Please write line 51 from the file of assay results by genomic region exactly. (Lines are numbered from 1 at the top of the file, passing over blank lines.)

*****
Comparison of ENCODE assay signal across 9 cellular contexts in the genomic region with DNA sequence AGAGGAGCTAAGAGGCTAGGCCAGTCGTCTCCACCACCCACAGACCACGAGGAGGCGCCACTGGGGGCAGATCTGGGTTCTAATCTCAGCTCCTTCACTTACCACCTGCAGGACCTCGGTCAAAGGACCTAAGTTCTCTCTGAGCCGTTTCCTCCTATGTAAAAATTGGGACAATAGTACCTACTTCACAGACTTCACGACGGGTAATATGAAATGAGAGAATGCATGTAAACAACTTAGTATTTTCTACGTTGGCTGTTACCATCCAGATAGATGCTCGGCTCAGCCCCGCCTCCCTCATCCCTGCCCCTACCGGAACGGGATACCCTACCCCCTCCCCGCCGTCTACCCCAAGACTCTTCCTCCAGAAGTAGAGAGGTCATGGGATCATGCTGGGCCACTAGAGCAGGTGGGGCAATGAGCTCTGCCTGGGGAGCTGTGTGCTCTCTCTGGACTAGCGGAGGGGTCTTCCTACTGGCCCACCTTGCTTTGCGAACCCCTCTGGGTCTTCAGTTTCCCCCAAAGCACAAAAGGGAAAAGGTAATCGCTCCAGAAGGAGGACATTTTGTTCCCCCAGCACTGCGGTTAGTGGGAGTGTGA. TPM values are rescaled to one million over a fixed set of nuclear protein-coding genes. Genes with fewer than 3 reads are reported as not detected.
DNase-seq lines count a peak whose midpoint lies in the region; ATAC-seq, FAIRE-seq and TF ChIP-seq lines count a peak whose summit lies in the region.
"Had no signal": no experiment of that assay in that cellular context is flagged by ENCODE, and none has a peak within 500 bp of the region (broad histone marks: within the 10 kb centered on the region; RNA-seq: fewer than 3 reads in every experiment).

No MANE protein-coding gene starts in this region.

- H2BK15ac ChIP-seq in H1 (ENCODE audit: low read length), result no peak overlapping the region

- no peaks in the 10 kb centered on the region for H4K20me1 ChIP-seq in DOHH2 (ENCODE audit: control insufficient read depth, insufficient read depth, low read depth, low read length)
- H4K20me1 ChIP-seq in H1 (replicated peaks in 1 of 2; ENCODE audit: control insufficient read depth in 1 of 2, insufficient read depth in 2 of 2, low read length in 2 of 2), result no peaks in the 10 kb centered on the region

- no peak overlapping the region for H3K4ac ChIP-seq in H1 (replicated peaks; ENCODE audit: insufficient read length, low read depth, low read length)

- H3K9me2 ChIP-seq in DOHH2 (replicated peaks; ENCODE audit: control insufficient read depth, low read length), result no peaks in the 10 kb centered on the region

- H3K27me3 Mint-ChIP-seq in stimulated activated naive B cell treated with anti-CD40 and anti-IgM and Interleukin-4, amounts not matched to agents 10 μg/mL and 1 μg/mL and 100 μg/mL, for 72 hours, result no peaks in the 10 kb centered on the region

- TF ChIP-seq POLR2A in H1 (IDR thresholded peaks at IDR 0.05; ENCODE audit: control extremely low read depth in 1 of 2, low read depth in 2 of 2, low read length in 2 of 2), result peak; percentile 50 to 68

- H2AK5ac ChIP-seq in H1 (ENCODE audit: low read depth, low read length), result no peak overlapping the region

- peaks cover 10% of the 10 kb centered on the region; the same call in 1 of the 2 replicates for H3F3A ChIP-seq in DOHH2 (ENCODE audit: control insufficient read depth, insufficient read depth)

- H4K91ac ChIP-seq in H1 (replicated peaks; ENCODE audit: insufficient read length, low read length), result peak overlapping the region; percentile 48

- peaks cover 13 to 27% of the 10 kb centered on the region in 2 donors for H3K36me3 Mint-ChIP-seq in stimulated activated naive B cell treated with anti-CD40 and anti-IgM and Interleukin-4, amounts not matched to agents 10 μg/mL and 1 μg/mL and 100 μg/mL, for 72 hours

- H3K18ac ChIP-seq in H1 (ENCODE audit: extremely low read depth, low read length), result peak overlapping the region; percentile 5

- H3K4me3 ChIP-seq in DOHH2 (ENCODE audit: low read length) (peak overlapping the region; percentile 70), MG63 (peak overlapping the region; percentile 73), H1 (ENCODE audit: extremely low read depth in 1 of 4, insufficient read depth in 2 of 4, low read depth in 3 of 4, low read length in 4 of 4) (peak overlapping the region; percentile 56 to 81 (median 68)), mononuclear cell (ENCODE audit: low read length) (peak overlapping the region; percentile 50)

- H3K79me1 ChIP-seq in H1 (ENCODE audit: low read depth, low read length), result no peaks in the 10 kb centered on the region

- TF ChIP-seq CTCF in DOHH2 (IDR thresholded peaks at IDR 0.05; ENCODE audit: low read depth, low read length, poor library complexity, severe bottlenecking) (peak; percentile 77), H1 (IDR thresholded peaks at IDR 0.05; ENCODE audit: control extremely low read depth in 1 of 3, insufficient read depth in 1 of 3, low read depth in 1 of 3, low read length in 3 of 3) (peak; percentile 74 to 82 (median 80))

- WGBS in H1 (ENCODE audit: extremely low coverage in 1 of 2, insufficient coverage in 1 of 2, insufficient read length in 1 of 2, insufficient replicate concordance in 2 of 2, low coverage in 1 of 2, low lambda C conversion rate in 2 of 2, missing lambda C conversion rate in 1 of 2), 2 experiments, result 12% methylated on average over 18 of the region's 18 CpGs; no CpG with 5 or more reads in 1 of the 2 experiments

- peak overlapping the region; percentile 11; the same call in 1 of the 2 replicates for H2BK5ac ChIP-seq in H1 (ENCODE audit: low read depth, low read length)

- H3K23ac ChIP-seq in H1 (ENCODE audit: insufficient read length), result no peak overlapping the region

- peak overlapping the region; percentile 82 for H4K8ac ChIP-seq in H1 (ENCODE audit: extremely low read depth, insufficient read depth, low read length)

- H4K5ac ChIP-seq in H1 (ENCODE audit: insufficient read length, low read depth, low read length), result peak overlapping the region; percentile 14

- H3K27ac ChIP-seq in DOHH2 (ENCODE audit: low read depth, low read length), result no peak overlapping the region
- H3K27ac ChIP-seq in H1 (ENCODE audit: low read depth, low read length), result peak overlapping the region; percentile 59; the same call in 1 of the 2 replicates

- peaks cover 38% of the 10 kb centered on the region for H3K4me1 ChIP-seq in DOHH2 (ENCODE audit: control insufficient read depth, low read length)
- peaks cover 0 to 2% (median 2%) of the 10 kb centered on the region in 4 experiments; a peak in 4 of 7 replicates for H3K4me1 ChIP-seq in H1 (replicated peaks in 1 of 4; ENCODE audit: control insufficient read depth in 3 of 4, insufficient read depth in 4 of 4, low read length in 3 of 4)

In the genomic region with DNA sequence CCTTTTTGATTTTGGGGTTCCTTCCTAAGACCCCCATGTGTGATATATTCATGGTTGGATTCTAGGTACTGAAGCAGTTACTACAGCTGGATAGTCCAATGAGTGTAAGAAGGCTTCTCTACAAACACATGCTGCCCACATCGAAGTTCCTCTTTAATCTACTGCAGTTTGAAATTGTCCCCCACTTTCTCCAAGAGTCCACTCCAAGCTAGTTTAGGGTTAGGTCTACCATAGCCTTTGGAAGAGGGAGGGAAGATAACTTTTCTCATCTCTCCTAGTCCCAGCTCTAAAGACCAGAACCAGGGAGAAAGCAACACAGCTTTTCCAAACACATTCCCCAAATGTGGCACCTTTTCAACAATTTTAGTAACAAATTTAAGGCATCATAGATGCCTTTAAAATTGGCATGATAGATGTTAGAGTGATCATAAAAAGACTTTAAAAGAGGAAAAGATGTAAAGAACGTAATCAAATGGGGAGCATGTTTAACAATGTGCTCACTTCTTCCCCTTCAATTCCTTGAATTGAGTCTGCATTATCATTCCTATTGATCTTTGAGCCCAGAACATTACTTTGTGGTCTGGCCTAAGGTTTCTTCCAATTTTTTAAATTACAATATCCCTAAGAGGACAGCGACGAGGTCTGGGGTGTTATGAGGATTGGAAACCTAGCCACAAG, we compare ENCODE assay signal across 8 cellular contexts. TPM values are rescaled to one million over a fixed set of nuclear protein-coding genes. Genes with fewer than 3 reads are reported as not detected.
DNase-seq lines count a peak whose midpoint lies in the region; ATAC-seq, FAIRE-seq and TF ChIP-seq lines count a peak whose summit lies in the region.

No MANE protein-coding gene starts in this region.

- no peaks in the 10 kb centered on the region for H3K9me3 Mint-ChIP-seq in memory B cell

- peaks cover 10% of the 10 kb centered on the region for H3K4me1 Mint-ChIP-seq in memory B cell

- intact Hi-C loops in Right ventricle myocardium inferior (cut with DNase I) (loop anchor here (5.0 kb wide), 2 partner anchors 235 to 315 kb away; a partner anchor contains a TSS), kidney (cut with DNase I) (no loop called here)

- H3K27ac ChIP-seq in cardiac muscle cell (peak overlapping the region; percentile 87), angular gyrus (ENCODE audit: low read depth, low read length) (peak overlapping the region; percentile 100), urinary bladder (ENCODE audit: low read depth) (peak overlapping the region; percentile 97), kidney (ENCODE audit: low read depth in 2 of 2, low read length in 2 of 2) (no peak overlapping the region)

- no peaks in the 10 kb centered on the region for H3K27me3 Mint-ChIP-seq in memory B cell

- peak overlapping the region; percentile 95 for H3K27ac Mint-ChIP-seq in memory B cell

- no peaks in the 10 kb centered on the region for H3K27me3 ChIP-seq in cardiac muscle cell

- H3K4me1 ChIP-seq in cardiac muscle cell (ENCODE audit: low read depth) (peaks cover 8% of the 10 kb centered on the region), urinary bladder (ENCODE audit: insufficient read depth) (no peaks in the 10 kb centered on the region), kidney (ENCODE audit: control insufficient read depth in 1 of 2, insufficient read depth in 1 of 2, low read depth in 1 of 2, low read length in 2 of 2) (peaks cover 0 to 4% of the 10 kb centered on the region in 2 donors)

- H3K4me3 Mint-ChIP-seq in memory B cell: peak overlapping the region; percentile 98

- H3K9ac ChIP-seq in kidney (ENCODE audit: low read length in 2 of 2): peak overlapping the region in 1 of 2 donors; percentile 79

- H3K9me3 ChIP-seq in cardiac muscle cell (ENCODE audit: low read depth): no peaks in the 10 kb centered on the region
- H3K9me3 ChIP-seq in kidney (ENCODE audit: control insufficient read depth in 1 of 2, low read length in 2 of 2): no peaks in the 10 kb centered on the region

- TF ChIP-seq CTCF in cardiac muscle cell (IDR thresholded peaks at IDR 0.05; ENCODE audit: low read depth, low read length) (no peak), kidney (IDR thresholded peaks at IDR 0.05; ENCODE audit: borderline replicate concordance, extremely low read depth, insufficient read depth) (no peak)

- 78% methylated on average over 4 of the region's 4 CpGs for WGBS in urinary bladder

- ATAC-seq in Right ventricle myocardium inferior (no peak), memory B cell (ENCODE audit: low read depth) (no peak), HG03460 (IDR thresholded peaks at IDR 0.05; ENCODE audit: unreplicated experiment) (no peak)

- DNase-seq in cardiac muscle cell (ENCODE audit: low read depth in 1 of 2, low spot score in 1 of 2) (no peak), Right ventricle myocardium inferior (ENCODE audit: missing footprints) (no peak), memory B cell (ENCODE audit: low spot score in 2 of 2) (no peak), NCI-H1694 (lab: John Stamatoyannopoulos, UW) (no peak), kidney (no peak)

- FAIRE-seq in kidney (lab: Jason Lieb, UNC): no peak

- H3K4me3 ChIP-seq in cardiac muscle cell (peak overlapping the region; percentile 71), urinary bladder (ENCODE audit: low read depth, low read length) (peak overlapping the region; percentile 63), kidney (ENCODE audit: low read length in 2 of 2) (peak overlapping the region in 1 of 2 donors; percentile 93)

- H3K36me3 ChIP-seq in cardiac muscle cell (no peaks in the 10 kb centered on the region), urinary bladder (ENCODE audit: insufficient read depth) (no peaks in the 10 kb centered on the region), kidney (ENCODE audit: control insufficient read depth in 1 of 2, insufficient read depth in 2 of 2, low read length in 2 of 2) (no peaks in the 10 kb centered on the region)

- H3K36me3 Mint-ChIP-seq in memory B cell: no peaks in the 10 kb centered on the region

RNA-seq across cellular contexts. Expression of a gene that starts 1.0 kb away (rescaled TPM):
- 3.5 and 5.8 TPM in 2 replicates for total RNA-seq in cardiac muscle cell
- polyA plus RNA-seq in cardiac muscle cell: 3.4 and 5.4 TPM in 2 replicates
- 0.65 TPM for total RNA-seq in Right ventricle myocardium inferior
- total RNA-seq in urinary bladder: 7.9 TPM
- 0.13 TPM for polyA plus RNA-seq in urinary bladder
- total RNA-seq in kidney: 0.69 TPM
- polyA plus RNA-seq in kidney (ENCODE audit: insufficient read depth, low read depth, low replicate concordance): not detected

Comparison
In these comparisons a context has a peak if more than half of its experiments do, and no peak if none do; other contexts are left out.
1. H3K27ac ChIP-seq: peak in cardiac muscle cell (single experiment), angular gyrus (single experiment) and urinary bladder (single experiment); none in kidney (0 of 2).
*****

- H3K36me3 Mint-ChIP-seq in memory B cell: no peaks in the 10 kb centered on the region